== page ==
Even though film is primarily a visual medium, sound and in particular spoken language is a crucial part of any motion picture’s narration. There is a whole sub industry of film people dealing with all kinds of languages from all kinds of films. For foreign films local distributors usually apply subtitles, to, not only preserve the original but also make it accessible to a wide audience. This procedure is very common in most parts of the world. However, there is this non-uniform territory with a bunch of stubborn countries on continental Europe. Here, the music plays a different tune. Showing a foreign film in its native language with subtitles would be a financial disaster. A movie needs to be dubbed into the country’s language otherwise it is literally not existing. Subtitled versions are regarded for small art-house theaters only, seen by a tiny circle of film critics and intellectuals who have international film festival experience.
Hence, everything needs to be dubbed. The film and TV dubbing industry in France, Germany, Italy, Spain or Portugal is a steady and important part in every post-production process. After the 2nd World War the art of dubbing was brought to such a perfection that a good dub could determine the rise and fall of a film. Even today, audiences can distinguish whether they hear a good or bad dub. Usually this also sets the overall quality of a film to the audience. Since dubbing was and still is exploited by the local censorship authorities it also can give tone and direction of a film severe changes.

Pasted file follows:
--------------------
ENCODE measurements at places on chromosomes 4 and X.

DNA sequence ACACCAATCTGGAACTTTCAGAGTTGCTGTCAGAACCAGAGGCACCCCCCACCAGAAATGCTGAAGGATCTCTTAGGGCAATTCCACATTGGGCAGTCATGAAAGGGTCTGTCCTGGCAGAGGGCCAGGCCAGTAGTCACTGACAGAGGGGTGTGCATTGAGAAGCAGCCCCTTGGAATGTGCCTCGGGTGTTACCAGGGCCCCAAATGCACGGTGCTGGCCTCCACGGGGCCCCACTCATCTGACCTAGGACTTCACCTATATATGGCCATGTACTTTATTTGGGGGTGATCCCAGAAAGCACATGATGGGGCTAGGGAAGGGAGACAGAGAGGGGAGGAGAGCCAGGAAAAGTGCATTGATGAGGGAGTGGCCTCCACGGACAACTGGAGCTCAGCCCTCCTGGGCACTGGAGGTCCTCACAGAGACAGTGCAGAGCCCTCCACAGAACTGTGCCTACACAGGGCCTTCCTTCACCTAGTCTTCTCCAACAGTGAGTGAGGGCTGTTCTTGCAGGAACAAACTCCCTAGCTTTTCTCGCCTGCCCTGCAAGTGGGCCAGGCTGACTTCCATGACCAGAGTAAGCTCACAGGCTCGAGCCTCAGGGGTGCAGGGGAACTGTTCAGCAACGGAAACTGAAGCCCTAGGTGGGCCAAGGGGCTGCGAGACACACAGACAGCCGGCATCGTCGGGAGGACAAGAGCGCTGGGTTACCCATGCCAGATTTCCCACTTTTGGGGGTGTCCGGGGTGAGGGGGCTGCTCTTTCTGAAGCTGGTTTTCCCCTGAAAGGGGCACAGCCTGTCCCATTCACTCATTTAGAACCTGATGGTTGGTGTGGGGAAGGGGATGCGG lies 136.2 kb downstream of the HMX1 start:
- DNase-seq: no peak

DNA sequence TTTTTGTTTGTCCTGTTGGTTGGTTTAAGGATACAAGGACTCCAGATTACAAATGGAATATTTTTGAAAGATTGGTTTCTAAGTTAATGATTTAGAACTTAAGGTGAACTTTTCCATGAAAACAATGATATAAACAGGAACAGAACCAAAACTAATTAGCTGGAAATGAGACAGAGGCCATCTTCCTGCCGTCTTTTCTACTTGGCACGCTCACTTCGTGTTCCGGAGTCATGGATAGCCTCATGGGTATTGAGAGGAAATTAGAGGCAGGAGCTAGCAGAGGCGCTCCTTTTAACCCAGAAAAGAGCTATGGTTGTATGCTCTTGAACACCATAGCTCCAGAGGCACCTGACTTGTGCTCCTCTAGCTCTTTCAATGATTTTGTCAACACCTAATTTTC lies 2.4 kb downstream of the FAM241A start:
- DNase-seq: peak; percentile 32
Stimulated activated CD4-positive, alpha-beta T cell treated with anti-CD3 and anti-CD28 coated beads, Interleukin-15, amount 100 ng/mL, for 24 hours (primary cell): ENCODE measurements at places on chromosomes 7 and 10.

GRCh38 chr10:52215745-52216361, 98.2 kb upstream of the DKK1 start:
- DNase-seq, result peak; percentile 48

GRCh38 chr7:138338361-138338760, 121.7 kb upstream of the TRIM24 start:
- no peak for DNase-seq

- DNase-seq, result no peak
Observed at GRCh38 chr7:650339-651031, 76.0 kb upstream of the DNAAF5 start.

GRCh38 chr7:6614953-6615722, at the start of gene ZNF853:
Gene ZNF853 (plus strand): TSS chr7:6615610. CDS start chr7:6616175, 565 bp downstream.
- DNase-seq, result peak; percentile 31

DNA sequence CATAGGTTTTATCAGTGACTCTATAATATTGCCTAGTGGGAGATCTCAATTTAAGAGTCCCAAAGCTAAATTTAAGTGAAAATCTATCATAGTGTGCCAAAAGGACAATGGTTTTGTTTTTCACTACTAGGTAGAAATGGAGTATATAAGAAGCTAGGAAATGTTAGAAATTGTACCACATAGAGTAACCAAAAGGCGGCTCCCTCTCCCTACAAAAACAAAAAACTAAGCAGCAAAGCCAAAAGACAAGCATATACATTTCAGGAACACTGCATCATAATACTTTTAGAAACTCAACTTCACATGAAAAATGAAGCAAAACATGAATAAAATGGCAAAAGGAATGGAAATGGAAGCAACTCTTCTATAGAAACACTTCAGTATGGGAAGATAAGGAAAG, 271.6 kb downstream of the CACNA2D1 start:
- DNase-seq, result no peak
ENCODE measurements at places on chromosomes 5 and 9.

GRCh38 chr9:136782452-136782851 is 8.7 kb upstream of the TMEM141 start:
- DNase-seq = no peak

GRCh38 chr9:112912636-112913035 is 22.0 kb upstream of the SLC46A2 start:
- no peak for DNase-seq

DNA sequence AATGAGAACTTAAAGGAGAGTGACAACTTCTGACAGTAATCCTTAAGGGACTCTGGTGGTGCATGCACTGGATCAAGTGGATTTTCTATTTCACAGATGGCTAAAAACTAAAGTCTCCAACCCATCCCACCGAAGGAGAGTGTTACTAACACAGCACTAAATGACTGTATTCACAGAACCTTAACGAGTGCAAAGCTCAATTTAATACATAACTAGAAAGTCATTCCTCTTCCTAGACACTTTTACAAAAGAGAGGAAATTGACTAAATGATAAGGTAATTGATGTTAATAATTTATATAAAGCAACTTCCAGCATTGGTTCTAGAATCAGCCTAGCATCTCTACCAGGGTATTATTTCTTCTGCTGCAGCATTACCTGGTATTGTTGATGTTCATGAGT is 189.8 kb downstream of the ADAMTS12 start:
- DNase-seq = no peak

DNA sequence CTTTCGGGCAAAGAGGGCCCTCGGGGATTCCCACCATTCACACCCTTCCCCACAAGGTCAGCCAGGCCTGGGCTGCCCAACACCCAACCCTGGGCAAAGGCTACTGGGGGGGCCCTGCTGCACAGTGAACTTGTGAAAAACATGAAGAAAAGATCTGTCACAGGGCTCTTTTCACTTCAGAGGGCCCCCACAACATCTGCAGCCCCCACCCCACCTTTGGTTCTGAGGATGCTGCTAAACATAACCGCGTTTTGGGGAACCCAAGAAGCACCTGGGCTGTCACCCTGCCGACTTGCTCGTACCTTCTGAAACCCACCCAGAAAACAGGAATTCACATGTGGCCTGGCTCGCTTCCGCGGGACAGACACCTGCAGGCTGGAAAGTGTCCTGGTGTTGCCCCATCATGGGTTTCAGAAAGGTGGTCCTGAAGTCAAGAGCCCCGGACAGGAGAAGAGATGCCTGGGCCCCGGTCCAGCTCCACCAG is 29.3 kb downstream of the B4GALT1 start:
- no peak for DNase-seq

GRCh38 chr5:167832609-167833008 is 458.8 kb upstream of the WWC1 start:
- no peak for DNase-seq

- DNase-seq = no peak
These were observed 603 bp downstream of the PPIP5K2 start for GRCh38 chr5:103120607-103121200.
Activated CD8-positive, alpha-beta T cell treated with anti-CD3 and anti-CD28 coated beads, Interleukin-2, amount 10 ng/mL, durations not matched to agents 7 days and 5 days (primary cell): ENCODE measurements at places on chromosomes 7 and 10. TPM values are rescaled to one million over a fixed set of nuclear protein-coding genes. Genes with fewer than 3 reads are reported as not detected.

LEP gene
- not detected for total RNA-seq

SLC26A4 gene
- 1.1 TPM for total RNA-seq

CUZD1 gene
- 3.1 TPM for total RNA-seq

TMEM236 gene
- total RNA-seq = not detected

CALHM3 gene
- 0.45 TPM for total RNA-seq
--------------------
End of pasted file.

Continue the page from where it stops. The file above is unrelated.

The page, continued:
However, dubbing culture and reputation among the European countries is quite diversified. While in France some voices can market themselves equally as stars like the actors on screen, in Poland a single voice artist will speak every role of a film in a monotone volume and tune. Usually it is the same man and he is known all over the country. Culturally quite the contrary is Germany. Here the dubbing industry lives a shadow existence. It is quite common that big Hollywood stars will be spoken by the same voice artist. That way distributors build up an audio trademark of those stars that can last about 20 to 30 years. While German audiences link the German voice directly to the movie star, the actual people to whom those voices belong to remain widely unknown, except for one.
In order to gain a better understanding of this dubbing culture it is best to pick out one special figure from this very European dubbing community and dig a bit deeper into his works and past. One of the most influential and cutting-edge German dubbing artists during the past 40 years was Rainer Brandt. His work could turn a lousy trash film into a money making machine and it often did. He shaped the language of entire generations and is still one of the best known voices throughout the German film industry.
Born 1936 in West Berlin Brandt started acting school and eventually moved to theater where he quickly gained fame as up and coming stage actor. Soon he became a star on Berlin’s Broadway, the Kurfürstendamm. By end of the 1950s he also was offered acting roles in movie productions alongside some of the biggest stars of the time. To non-German audiences he might be best know from Guy Hamilton’s spy thriller Funeral in Berlin (1966). Parallel to his stage and movie appearances his dubbing career emerged. East German DEFA studios hired him for a couple of voice acting jobs.